ELIZABETH (Caller): Hi, thank you for taking my call.
ELIZABETH: I'm a cavalry reenactor. And I reenact with the 1st North Carolina cavalry and - to coincide with everything that's been said so far, that the reenacting, in and of itself, there's a lot of work involved and cost involved. But the reward of being able to, like, live a real event, a real - experience a real thing that occurred, is very rewarding and you learn a whole lot about the history at the same time while you're walking on the very hallowed(ph) ground where so many of our ancestors died.
CONAN: Elizabeth, do the reenactments take part on the actual battlefields?
ELIZABETH: On some occasions they do. Not necessarily - so many battlefields have been turned into WalMarts and other things, sadly enough. But there are some areas where - up in Virginia, where not all of it has been destroyed and some of it is still like - we just did last weekend, we just did Namazine(ph) Church just northwest of Petersburg and it was on the original owner's land. And they own many thousands of acres and a lot of the battles happened in that area. The church is still there. The school is still there.
CONAN: All right. Thanks very much for the call.
ELIZABETH: Thank you.
CONAN: And let's see if we can get Mel on the line. Mel calling from Dayton, Ohio.
MEL (Caller): Yeah, hi. I've been reenacting for, oh, about two years now. And one of the things that I was really impressed with was the level of authenticity that we try to present. The hobby has a spectrum that goes from the super-authentic to the hardly authentic at all. But so one of the things we like to do is we try to do some research with the old journals and period materials of the time, you know, the primary sources.
CONAN: Sure. Kevin Burke, I heard you chuckling there. Obviously you're part of that spectrum too.
Mr. BURKE: He's a hundred percent right. You have people that are super hardcore, super stitch counters, thread counters, and then you have the other end of the spectrum that we call farbees(ph), where they come out in nylon uniforms or plastic stuff. The range is considerable. But most reenactors take it very seriously, very respectful, and I'd say are middle of the road to extremely authentic. And that's the fun part.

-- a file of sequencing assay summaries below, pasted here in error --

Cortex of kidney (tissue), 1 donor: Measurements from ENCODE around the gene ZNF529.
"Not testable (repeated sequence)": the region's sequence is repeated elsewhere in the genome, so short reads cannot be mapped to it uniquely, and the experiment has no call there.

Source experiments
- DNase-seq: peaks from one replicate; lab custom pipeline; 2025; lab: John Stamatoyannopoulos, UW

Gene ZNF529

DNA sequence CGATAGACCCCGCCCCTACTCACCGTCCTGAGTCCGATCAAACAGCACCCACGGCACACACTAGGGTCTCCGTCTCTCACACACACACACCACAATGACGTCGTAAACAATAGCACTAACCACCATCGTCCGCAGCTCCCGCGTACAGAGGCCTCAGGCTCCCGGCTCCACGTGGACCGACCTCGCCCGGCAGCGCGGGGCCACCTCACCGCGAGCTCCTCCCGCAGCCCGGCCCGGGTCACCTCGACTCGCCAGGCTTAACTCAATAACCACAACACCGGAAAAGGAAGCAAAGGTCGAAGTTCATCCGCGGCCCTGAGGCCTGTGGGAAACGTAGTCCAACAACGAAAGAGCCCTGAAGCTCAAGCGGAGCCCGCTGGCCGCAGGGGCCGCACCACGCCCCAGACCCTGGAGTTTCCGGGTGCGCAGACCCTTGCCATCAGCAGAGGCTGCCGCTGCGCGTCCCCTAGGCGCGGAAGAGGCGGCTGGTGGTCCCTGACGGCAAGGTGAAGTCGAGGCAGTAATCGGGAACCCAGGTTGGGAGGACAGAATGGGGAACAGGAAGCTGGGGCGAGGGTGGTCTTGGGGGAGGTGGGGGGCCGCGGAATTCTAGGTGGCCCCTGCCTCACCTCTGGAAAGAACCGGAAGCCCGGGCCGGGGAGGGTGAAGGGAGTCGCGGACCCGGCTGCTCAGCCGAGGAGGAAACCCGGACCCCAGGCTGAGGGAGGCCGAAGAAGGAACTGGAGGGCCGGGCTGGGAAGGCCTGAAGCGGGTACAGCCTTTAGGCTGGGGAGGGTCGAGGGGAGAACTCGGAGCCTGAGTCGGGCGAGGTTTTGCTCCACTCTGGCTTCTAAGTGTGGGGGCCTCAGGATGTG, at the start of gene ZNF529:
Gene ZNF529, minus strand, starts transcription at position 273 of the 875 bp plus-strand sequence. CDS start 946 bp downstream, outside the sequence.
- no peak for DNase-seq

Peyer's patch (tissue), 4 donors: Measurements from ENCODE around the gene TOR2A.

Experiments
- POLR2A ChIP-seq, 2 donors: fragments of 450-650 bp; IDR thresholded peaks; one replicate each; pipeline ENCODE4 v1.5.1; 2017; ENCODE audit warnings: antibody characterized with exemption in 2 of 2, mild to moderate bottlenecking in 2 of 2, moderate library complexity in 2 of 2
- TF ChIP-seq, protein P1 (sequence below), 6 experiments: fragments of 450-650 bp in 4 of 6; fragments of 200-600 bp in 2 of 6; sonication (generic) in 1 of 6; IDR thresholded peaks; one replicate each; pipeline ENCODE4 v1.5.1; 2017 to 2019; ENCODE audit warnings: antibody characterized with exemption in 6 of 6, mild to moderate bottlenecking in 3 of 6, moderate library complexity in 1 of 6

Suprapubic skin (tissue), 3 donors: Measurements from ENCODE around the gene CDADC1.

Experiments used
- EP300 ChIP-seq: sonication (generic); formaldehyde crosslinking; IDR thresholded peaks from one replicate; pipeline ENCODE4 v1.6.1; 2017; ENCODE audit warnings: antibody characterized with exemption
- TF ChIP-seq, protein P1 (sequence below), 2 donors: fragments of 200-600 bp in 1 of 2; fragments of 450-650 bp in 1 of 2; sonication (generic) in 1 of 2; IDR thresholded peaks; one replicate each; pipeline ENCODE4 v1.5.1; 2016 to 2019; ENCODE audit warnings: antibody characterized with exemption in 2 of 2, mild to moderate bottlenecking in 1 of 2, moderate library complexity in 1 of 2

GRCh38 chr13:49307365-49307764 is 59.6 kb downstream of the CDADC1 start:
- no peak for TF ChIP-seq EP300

CONAN: And Mel, does this research include the back stories of individual soldiers?
MEL: Well, sometimes it's individual soldiers and sometimes it's just going back and looking at some of the old photographs. One of the problems with the photographs, though, is like the Matthew Brady stuff. A lot of those things were posed. So you'll see photographs with guys just festooned with three and four pistols and a bunch of knives and, you know, different things. But when you go back and you look at some of the photographs of camp life, you see the guys are a whole lot more plain. They're a lot more dressed down.
When you look at some of the engravings from the old Harper's and things like that, you start to get, I think, a better picture of what these guys kind of looked like. As far as researching an individual character, yeah, sometimes we do that. There have been events where you take on the persona of a particular soldier and we might have a little sheet of paper saying, okay, this guy, he was from this town and he was in the service for this long, and at this battle he got maybe halfway through the charge and he was wounded or he got...
CONAN: Mel, I'm afraid we're gonna have to leave that soldier's fate right there. We appreciate your phone call. And our thanks to Kevin Burke as well there in Des Moines. This is TALK OF THE NATION from NPR News. I'm Neal Conan in Washington.